For that reason, V/H/S/2 moves away from literal video to focus on recording devices that are more embodied in, and more disruptive to, the body and the eye. In the first film, glitch was fused with viscera, static with wounds. The sequel makes that link even clearer, deflecting glitch into gore for its first three episodes, before returning to the most flamboyant glitch of the franchise in the fourth. Where the first film presented static and glitch as an assault upon the eye, V/H/S/2 is preoccupied with eye violence, or with footage that is painful to watch. At the same time, V/H/S/2 moves away from the austerity of the original shorts, which typically trapped us in just one recording device. Here, most stories have several recording devices, although they all centre on whatever device is recording or disseminating eye trauma, as if this were the last way to insist on the analog body in the face of an omniscient digital regime.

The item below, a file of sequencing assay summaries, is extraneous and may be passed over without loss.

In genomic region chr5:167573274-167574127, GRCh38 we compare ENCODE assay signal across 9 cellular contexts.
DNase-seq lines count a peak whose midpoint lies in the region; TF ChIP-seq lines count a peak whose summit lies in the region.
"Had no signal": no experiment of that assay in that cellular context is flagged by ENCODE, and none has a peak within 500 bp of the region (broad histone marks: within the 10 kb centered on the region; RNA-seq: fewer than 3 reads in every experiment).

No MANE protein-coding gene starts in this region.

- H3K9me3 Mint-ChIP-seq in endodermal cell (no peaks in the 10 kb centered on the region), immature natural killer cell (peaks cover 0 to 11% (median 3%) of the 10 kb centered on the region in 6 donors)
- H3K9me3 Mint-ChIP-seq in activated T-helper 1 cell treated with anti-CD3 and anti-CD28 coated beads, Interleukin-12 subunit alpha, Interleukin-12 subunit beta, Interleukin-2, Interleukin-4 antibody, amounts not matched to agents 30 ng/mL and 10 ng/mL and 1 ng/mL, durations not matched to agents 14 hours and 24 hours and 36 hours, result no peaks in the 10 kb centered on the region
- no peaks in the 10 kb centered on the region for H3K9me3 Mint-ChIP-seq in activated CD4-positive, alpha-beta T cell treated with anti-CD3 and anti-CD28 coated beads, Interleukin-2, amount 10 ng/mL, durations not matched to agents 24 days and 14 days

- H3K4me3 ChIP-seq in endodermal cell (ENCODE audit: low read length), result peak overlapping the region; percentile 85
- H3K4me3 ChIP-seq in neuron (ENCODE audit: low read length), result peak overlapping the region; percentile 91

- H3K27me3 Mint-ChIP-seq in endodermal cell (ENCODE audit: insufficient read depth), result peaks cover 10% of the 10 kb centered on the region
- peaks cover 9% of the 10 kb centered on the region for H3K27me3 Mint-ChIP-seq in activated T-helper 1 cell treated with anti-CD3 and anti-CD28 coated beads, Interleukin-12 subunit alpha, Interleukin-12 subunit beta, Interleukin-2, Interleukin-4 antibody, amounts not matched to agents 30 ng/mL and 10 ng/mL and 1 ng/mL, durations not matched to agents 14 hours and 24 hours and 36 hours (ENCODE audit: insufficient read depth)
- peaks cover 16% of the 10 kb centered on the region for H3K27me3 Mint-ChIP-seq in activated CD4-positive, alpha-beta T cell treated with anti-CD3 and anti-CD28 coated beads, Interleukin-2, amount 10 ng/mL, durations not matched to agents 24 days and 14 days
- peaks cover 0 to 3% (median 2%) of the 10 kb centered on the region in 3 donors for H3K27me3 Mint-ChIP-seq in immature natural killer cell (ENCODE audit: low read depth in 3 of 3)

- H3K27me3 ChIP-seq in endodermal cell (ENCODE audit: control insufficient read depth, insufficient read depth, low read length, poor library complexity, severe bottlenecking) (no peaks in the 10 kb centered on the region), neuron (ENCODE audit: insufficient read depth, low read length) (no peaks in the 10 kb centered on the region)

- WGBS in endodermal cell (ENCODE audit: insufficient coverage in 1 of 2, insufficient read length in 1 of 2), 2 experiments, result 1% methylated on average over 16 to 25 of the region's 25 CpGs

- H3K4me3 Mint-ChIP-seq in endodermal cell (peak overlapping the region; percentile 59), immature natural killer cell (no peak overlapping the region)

The first film, “Phase 1 Clinical Trials,” introduces this new approach in a particularly literal and gruesome manner. Its protagonist Herman, played by Wingard himself, has had a chip implanted in his eye after an “unusual injury” that is meant to gradually correct his sight. Instead, the chip reveals a host of ghosts in his house, one of whom eventually pulls out the eye-camera, and forces him to swallow it. The last image we see is the inside of Herman’s digestive tract, as Wingard embeds sight back into the body (his own body) in the most literal way. Similarly, the second story, “A Ride in the Park,” focuses on a biker, played by Jay Saunders, who is attacked by zombies, and becomes a zombie himself. We see his subsequent rampage from the perspective of his GoPro, which is entirely immersed in his first victim’s stomach as he ravages the entrails. Shortly after, the biker, and his new zombie companions, come across a family, who fight back by stabbing him in the eye with a knife. For the last part of the film, this knife protrudes from his eye, in the bottom half of the GoPro frame, before the biker finally pulls it out, eyeball and viscera attached, while the camera remains running.